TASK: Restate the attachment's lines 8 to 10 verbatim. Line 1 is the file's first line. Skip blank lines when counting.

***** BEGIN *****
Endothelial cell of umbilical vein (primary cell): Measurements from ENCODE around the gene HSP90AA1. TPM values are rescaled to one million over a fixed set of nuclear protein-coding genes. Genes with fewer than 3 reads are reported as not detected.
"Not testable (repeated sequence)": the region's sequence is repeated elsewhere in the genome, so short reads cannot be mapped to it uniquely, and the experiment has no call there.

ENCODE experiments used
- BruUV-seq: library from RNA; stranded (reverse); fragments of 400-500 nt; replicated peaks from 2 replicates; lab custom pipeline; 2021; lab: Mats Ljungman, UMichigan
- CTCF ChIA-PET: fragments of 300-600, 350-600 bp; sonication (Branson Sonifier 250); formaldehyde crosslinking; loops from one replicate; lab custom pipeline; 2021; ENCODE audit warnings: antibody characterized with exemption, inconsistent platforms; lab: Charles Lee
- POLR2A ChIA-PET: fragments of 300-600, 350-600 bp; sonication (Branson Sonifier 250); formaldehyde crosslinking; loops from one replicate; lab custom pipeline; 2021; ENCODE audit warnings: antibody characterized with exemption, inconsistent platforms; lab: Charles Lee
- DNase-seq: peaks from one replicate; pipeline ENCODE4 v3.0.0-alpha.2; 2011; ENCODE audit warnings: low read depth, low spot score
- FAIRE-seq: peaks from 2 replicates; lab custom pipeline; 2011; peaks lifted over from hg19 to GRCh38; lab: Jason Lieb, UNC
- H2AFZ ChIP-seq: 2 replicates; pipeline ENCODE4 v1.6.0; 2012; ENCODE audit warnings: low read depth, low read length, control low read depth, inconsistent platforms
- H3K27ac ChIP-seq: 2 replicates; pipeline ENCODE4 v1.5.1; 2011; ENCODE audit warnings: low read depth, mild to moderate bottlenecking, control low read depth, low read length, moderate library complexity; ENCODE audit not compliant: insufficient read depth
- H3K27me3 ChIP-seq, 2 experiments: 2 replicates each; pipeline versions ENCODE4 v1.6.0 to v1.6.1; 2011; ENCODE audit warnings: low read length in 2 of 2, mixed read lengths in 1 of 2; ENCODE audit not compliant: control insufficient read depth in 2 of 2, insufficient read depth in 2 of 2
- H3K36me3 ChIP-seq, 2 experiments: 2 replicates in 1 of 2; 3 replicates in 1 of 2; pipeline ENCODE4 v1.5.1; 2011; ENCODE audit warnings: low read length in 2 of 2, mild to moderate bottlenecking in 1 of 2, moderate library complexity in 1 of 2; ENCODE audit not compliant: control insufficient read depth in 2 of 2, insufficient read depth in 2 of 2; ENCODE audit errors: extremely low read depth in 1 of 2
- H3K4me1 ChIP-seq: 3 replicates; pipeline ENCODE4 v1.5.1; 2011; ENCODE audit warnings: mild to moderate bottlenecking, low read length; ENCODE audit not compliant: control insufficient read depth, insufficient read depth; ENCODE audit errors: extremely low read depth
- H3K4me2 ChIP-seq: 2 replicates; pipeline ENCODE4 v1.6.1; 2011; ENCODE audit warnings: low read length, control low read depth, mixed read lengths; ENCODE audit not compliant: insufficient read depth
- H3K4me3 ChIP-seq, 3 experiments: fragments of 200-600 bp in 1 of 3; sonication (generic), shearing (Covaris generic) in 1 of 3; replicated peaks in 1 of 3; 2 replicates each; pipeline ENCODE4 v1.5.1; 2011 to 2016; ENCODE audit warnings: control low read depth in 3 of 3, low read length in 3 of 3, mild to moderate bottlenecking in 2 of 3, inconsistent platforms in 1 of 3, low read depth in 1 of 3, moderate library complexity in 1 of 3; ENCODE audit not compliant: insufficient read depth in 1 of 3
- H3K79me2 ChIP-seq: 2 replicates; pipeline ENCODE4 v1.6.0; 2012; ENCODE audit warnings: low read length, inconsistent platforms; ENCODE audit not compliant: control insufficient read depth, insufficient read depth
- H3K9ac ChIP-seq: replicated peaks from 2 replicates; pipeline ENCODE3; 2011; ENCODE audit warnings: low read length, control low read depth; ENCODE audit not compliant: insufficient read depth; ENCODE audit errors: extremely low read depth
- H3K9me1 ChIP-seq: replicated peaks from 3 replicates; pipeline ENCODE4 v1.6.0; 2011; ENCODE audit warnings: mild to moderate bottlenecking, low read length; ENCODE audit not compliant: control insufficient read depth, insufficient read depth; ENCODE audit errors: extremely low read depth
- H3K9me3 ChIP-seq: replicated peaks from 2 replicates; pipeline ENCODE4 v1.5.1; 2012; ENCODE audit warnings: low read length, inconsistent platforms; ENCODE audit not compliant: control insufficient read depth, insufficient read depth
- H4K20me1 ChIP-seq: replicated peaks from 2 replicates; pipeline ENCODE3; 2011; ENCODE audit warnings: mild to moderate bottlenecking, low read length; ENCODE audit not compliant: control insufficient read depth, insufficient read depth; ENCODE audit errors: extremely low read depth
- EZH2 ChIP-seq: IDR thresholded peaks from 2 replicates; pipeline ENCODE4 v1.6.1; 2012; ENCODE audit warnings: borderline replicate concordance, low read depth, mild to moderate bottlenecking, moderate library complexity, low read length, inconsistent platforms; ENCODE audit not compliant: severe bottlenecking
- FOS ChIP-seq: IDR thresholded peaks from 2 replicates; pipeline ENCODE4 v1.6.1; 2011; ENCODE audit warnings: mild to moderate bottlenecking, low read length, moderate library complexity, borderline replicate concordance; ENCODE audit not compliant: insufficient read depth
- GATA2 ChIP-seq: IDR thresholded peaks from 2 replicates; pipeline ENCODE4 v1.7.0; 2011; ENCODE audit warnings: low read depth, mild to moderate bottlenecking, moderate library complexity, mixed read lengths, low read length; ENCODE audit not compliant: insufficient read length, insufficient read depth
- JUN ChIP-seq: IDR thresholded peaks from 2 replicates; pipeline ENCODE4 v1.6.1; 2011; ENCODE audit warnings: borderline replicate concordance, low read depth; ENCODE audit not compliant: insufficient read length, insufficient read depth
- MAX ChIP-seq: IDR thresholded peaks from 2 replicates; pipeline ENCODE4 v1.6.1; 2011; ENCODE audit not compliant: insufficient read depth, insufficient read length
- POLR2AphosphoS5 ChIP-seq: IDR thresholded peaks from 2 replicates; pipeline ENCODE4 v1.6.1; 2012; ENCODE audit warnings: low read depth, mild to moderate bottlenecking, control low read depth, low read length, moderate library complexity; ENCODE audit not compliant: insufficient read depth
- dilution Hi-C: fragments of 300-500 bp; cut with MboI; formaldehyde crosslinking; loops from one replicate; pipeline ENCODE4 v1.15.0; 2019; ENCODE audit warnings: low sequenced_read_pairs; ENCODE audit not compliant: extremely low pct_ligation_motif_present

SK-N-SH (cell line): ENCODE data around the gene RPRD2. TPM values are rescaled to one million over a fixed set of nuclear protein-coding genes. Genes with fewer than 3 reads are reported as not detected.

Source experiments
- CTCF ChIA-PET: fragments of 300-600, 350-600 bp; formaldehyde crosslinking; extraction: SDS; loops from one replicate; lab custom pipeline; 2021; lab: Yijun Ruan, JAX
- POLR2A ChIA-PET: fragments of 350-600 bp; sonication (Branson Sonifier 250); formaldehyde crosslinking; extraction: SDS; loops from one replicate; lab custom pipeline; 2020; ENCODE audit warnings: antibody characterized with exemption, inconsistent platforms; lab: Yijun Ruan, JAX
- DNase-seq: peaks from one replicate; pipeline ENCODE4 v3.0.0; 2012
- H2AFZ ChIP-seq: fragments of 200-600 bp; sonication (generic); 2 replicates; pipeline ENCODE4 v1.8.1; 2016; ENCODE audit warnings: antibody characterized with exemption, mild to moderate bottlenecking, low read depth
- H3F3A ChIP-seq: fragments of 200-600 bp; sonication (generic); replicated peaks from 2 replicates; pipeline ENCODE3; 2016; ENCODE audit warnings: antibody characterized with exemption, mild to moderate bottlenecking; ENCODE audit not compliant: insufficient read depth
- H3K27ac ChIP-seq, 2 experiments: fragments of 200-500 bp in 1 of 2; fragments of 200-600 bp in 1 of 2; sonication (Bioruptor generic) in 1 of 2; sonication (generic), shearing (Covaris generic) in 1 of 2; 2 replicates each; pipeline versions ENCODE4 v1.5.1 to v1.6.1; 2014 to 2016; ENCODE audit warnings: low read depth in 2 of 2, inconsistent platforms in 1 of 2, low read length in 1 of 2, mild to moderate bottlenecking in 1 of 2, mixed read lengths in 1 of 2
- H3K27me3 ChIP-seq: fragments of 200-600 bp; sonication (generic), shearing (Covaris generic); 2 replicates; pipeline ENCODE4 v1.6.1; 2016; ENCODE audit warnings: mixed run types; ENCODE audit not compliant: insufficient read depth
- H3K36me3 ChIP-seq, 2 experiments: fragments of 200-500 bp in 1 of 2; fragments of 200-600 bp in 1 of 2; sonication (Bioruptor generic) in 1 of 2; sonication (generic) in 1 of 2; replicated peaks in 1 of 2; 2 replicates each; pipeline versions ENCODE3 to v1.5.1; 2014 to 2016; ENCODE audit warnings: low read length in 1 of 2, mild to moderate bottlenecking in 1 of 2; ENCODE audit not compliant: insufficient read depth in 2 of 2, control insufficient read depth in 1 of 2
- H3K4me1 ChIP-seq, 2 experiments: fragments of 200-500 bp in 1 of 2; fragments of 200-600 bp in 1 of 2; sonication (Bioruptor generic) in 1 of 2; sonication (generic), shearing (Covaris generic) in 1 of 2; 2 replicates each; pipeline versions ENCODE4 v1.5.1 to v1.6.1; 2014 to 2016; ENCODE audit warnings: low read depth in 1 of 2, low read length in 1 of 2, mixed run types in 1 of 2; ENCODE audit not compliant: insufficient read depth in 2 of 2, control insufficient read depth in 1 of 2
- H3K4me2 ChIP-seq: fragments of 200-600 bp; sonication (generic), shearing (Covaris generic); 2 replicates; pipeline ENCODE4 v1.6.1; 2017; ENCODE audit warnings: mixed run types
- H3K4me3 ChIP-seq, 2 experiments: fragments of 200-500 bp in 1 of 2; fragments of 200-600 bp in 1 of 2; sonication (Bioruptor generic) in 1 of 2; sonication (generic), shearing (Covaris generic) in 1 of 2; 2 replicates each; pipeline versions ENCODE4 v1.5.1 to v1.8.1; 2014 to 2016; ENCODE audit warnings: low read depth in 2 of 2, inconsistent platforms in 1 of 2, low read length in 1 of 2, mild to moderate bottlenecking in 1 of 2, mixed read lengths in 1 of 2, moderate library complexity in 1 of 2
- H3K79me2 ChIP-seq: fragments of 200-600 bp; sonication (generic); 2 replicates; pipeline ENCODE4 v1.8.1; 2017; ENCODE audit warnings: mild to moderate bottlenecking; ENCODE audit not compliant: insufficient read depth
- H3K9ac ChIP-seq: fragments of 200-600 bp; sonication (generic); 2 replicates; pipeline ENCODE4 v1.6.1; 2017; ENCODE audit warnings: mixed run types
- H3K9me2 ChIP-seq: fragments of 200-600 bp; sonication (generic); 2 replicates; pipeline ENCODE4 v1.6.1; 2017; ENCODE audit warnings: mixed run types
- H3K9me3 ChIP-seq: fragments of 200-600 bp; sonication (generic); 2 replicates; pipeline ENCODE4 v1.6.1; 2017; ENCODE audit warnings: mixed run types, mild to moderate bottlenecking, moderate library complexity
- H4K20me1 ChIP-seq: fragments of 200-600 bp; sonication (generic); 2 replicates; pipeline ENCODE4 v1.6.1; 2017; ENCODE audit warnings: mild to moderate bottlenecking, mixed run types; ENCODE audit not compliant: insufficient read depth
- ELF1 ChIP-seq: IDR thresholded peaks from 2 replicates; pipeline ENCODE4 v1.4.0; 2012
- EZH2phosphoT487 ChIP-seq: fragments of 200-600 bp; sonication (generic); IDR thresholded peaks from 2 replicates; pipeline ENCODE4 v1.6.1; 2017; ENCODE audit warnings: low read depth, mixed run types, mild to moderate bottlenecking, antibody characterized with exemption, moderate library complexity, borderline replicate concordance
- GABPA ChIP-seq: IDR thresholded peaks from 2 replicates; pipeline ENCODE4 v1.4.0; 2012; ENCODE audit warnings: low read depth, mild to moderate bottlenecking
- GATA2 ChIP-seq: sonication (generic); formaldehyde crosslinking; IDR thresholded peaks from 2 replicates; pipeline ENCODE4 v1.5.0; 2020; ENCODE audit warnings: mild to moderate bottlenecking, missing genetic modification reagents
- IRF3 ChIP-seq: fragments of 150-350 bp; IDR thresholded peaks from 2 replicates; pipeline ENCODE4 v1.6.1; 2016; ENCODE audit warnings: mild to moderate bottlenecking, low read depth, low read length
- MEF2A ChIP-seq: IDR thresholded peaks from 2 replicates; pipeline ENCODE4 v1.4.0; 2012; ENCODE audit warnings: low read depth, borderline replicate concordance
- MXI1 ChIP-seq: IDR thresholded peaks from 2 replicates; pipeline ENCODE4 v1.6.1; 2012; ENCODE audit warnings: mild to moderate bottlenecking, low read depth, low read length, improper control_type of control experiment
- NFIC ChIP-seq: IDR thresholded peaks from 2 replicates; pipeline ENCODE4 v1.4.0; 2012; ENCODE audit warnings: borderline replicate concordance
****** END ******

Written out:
- FAIRE-seq: peaks from 2 replicates; lab custom pipeline; 2011; peaks lifted over from hg19 to GRCh38; lab: Jason Lieb, UNC
- H2AFZ ChIP-seq: 2 replicates; pipeline ENCODE4 v1.6.0; 2012; ENCODE audit warnings: low read depth, low read length, control low read depth, inconsistent platforms
- H3K27ac ChIP-seq: 2 replicates; pipeline ENCODE4 v1.5.1; 2011; ENCODE audit warnings: low read depth, mild to moderate bottlenecking, control low read depth, low read length, moderate library complexity; ENCODE audit not compliant: insufficient read depth